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Thursday, October 3, 2019

SAINT MOTHER THEODORE GUERIN 2 Maccabees, Chapter 15, Verse 18 They were not so much concerned about wives and children, or family an...

Monday, November 2, 2015

Tuesday, November 3, 2015

1 Samuel, Chapter 14, Verse 24-26
24 Even though the Israelites were exhausted that day, Saul laid an oath on them, saying, “Cursed be the one who takes food before evening, before I am able to avenge myself on my enemies.” So none of the people tasted food. 25 Now there was a honeycomb lying on the ground, 26and when the soldiers came to the comb the honey was flowing; yet no one raised a hand from it to his mouth, because the people feared the oath.

Saul was unfaithful and weak and therefore led his warriors by fear rather than by inspiration. His main concern was keeping and holding power. Hum…some things don’t change. There was no humility in him; only hubris. “I” was the first word in his life rather than saying and living the word of God. Hear, O Israel: The Lord our God, the Lord is one; and you shall love the Lord your God with all your Heart, and with all your soul, and with your entire mind, and with all your strength.”

Saul fell because of his hubris when humility would have saved him. Real leaders are humble. They realize and appreciate the sacrifices of others and consider it a privilege to have the honor and trust to lead them.

In our continued study of John McCain’s book, “Character is Destiny"[1] having reviewed the characteristics essential to a creative mind we now are ready to advance to those characteristic of character that are essential to a person making right judgments. The first characteristic we see from the graph is that of humility; it being the foremost crucial element of good judgment; which sadly King Saul was much lacking in. John McCain’s example for us as the person who was a model of humility is that of Dwight D. Eisenhower.

McCain states of Eisenhower:
That Eisenhower rose from an obscure army officer from rural Kansas made the most important decision of World War Two and saved the world from Nazi tyranny as the Supreme Allied Commander for forces that stormed the beaches of Normandy to take back Europe from the forces of darkness.

As the men of the 101st Airborne Division lifted their gear, packs weighing over a hundred pounds, and lined up to board the waiting aircraft Eisenhower shook the hand of their commander, Brigadier General Max Taylor, one young soldier stopped just before he entered the plane, turned, and snapped a crisp salute. Supreme Allied Commander General Dwight David Eisenhower returned the salute and smiled. Then he turned away, walked to his car, and wept. “It’s very hard,” he said, “to look a soldier in the eye when you fear you are sending him to his death.” It was seven o’clock in the evening, June 5, 1944. The men to whom he had just bid farewell were part of the initial stage of Operation Overlord. As the men of the 101st Airborne Division lifted their gear, packs weighing over a hundred pounds, and lined up to board the waiting aircraft, and he shook the hand of their commander, Brigadier General Max Taylor, one young soldier stopped just before he entered the plane, turned, and snapped a crisp salute. Supreme Allied Commander General Dwight David Eisenhower returned the salute and smiled. Then he turned away, walked to his car, and wept. “It’s very hard,” he said, “to look a soldier in the eye when you fear you are sending him to his death.” It was seven o’clock in the evening, June 5, 1944. The men to whom he had just bid farewell were part of the initial stage of Operation Overlord. One man, and one man alone, had made the now irreversible decision to launch the greatest air and seaborne invasion in history, Dwight David Eisenhower. Not all the leading figures in the Allied cause were as modest, collegial, and selfless as Ike. Some of them were downright prima donnas, like the vain British general Field Marshal Bernard Montgomery, who was never satisfied unless he received more glory and attention than any other general in the field; the prickly Free French General Charles de Gaulle, whose arrogance and sense of entitlement vastly exceeded the size of the force he commanded; the great Winston Churchill, whose sense of destiny, vast knowledge and experience of warfare, and potent personality could overwhelm the brightest star in his presence. Eisenhower would have to soothe their egos, take their criticism, settle their disputes, guide them, encourage them, disappoint them, defend them, and keep them all working in harness together. Like Marshall, he knew victory would have to be a team effort. The Allies would have to be far more unified than they had been in the last war, when jealousy, bickering, and suspicion had contributed to the deaths of the best part of a generation of the British and French. Many of the senior Allied commanders who were subordinate to him believed themselves his superior in experience and ability. Perhaps they were in some respects. But, as events turned out, no man could have done the job better. It took a humble man to lead these men and lead he did; not only saving us and the world from its darkest hour.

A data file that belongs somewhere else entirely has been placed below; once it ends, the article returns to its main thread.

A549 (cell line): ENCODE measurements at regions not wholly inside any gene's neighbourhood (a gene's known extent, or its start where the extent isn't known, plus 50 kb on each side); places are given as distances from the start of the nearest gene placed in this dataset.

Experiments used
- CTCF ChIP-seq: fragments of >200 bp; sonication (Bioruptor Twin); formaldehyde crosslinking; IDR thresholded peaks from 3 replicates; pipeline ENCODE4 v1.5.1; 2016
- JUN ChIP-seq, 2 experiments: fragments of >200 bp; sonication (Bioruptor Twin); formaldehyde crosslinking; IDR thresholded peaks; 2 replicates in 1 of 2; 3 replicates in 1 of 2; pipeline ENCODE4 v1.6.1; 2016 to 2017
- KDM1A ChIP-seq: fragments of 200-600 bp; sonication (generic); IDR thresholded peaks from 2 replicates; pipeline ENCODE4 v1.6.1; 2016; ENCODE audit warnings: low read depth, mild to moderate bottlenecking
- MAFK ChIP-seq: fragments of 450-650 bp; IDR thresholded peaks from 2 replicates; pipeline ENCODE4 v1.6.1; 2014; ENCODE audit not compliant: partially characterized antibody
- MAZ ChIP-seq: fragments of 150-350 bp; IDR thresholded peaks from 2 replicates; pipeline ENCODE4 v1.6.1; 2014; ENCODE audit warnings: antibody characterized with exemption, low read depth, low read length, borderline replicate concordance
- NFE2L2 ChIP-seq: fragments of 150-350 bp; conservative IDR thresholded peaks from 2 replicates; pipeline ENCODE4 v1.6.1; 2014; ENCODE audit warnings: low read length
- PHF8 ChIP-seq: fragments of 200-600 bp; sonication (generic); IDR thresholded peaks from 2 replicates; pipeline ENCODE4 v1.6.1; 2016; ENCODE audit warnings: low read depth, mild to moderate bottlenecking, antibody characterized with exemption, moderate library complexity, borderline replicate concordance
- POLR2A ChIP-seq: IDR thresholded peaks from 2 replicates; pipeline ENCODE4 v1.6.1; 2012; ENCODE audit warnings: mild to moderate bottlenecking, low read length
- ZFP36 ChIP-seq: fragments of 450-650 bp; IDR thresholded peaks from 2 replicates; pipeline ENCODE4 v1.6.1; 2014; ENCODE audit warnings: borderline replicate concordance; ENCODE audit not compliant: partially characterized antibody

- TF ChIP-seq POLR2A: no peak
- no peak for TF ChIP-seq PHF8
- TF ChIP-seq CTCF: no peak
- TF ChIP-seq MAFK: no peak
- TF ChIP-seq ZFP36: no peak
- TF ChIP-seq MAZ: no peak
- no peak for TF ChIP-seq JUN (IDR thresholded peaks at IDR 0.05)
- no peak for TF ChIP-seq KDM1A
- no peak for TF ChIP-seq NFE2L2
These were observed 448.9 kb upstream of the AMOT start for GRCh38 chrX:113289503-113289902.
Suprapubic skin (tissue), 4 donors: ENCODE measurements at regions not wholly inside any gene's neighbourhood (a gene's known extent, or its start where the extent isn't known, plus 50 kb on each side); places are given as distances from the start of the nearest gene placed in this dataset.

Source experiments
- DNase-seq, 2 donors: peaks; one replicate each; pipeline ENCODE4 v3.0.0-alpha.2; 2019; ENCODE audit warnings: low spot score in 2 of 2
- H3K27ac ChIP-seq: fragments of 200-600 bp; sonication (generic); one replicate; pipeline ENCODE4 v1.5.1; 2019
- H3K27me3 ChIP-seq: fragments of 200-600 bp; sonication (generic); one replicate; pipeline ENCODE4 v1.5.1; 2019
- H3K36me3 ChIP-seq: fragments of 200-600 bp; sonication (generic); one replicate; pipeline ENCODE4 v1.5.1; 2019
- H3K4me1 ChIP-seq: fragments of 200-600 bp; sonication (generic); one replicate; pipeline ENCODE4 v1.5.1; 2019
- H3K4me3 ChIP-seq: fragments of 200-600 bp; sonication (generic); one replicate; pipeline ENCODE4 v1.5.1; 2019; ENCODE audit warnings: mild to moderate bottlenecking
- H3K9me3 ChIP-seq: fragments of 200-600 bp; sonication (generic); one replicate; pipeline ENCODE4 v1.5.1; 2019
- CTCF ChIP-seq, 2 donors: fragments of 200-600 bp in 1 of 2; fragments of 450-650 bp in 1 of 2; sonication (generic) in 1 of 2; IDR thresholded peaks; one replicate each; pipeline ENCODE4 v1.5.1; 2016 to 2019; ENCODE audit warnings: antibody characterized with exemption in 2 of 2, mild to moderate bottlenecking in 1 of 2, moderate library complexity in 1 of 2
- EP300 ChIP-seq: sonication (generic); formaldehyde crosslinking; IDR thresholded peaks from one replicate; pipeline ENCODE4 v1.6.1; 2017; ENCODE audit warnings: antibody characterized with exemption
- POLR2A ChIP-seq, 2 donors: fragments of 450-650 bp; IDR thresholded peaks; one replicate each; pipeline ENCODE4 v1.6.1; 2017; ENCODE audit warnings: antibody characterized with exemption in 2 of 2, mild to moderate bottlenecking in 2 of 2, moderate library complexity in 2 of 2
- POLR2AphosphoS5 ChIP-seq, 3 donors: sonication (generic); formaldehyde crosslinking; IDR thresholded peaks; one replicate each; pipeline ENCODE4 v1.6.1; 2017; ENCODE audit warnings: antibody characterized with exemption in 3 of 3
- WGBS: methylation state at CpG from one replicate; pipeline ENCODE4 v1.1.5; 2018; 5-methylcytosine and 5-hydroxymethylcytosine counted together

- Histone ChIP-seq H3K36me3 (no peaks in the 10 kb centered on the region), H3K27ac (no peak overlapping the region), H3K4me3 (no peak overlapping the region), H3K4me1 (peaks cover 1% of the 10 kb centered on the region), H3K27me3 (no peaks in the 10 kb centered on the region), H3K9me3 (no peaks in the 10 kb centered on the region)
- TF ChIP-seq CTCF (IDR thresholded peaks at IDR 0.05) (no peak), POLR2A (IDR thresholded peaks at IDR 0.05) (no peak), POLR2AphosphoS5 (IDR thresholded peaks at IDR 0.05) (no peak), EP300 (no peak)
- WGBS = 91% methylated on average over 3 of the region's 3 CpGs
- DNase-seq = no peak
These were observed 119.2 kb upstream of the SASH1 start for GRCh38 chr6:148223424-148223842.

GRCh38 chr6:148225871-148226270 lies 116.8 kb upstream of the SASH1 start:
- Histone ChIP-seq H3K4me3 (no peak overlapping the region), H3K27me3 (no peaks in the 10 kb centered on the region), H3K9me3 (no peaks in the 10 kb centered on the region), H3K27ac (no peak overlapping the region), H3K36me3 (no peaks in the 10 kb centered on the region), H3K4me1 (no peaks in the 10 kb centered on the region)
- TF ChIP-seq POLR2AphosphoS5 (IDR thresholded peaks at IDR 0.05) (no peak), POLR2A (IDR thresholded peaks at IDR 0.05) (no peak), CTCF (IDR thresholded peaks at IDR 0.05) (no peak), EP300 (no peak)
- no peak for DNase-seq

[1] McCain, John and Salter, Mark. (2005) Character is destiny. Random House, New York

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